Two years ago, Solidarity filed papers to challenge the selection criteria of the Funza Lushaka bursary scheme on the basis that it unfairly discriminates on the grounds of race which in turn includes the right to further education. This, they contend, is done through a selection criterion that:

Gives preference to students who intend to specialise in an Indigenous African Language in the foundation phase (Grade R to Grade 3); 
Favours candidates from rural areas and candidates who wish to teach in rural areas; and
Favours candidates who commit to teach at any public school to which those candidates may be appointed by a provincial education department.

In response to Solidarity, the Department of Basic Education argues that the criteria used for the selection are fair and aimed at redressing past inequalities in line with section (9)2 of the Constitution. They also argue that the selection criteria are aimed at training more teachers in indigenous African languages in line with the department’s policies.

The Council for the Advancement of the South African Constitution (CASAC) has applied to be admitted as a friend of the court. Its intervention aims to advance the position that the Funza Lushaka bursary scheme is consistent with the rights and values in the Constitution, including the need to prioritise the best interests of the child. It also aims to support the position of the state in its justification of the scheme as a progressive measure that is in line with its obligations in respect of the right to basic education enshrined in the Constitution.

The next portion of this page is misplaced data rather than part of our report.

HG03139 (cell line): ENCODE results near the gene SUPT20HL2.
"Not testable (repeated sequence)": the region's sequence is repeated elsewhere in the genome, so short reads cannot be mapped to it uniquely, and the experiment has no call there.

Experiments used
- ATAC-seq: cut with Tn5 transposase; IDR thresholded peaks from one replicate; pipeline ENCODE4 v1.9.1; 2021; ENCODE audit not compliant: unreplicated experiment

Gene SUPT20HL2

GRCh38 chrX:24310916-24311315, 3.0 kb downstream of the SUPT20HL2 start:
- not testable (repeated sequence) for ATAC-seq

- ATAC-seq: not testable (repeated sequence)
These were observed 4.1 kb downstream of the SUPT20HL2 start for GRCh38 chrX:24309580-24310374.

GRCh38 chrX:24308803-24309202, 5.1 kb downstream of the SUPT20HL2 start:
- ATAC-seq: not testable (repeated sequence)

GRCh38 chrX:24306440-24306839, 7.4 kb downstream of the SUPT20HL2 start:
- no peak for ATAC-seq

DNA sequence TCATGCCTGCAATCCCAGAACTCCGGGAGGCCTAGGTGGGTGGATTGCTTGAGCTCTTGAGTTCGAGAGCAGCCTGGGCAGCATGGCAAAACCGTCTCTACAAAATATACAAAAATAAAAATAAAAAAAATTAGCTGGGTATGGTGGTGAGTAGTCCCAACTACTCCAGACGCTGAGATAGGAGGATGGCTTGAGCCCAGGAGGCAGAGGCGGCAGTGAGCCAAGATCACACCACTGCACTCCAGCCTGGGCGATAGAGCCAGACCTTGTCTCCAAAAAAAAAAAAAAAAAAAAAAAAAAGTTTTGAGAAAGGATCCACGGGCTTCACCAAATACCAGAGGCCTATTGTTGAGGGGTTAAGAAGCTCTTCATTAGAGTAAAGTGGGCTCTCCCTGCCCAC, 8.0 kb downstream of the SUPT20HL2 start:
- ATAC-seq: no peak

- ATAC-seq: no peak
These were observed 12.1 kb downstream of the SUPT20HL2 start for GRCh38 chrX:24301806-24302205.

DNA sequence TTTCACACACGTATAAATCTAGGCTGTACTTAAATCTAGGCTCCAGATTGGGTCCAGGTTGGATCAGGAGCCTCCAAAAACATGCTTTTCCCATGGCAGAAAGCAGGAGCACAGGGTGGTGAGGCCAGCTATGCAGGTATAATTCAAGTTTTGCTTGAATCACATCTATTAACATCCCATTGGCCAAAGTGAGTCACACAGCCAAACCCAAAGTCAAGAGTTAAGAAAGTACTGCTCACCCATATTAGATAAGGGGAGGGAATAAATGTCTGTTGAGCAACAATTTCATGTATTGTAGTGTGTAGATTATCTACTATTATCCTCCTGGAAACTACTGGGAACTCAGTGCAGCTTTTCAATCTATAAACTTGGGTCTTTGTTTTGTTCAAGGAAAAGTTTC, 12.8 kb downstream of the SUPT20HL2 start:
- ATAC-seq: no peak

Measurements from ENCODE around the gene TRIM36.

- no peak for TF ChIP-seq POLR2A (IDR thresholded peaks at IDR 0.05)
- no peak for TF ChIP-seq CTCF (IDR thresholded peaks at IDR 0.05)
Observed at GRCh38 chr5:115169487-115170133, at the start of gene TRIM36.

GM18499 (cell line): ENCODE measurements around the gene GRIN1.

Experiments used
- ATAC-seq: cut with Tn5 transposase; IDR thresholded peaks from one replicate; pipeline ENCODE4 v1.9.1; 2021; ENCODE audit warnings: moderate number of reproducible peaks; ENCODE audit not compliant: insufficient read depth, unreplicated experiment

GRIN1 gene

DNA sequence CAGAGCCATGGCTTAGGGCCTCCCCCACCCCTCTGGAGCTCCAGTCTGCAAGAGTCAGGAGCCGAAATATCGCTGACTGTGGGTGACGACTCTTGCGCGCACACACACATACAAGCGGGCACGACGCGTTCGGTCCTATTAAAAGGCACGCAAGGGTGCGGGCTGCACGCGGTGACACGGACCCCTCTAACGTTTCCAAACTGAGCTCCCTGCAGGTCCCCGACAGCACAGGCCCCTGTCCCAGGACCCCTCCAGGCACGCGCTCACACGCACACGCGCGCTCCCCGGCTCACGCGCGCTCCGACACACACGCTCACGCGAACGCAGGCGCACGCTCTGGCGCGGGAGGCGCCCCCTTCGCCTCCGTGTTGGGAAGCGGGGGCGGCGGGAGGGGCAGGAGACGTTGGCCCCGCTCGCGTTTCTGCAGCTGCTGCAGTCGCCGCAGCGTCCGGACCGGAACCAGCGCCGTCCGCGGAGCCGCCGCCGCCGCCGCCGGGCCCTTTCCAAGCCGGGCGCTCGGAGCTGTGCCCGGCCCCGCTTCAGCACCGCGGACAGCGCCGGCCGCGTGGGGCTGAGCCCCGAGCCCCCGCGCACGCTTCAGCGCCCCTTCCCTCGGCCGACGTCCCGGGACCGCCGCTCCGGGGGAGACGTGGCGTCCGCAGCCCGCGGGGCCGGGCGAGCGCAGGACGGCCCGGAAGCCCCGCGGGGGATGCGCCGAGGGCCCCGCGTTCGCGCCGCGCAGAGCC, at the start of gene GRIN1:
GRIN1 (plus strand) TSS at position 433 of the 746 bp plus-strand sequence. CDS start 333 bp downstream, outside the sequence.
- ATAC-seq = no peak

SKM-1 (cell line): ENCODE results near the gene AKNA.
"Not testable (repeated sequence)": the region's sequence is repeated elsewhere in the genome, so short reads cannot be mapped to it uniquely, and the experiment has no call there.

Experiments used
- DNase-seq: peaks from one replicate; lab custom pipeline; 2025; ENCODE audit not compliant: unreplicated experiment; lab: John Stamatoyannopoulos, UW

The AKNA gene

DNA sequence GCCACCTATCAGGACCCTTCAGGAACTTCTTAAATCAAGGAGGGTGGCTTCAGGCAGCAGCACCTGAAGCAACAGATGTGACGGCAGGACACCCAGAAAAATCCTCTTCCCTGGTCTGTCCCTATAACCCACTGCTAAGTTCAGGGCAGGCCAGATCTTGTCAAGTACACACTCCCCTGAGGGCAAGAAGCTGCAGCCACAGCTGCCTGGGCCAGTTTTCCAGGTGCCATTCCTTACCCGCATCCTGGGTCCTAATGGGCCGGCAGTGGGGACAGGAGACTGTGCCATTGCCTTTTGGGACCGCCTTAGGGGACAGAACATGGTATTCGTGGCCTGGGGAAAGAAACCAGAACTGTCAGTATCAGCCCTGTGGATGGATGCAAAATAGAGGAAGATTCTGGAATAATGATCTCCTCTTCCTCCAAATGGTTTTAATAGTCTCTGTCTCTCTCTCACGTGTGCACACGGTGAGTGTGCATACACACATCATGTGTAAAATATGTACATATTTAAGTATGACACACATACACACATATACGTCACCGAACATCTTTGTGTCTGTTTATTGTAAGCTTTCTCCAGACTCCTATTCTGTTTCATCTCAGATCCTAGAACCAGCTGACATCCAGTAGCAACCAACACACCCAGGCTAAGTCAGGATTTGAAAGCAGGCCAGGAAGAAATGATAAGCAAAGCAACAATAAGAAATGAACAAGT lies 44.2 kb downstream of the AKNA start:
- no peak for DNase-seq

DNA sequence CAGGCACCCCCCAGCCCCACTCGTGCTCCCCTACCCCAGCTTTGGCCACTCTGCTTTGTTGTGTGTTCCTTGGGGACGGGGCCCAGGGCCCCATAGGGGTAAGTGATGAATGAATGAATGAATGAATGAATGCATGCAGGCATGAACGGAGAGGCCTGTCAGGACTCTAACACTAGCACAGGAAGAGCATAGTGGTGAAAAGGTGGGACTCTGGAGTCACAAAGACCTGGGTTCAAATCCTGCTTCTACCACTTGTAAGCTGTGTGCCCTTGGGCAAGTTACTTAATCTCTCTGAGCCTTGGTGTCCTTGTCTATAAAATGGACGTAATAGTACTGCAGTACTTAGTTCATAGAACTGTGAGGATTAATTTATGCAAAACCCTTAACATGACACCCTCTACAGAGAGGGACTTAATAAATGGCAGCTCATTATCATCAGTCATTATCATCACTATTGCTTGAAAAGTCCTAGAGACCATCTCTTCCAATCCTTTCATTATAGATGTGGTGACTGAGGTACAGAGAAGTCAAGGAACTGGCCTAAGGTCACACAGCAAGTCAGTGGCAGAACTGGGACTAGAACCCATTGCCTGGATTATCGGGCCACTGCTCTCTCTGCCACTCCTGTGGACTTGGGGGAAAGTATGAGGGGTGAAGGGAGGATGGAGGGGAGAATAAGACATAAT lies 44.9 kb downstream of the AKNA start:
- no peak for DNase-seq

Perhaps it is important at this point to set out in a little detail how the bursary came about.

Prior to 1994, teacher training was conducted through public training colleges which were generally free. These colleges were closed and bursaries abandoned when the colleges were absorbed into the 22 mainstream universities. This meant that the cost of education increased and fewer institutions were available to train teachers. This resulted in fewer institutions of learning, and fewer previously disadvantaged people were able to access teacher training because of the high tertiary costs and greater geographic distances. Overall, there was less accessibility to training programmes. This had a significant impact on teacher availability in rural areas and thus reproduced education inequality.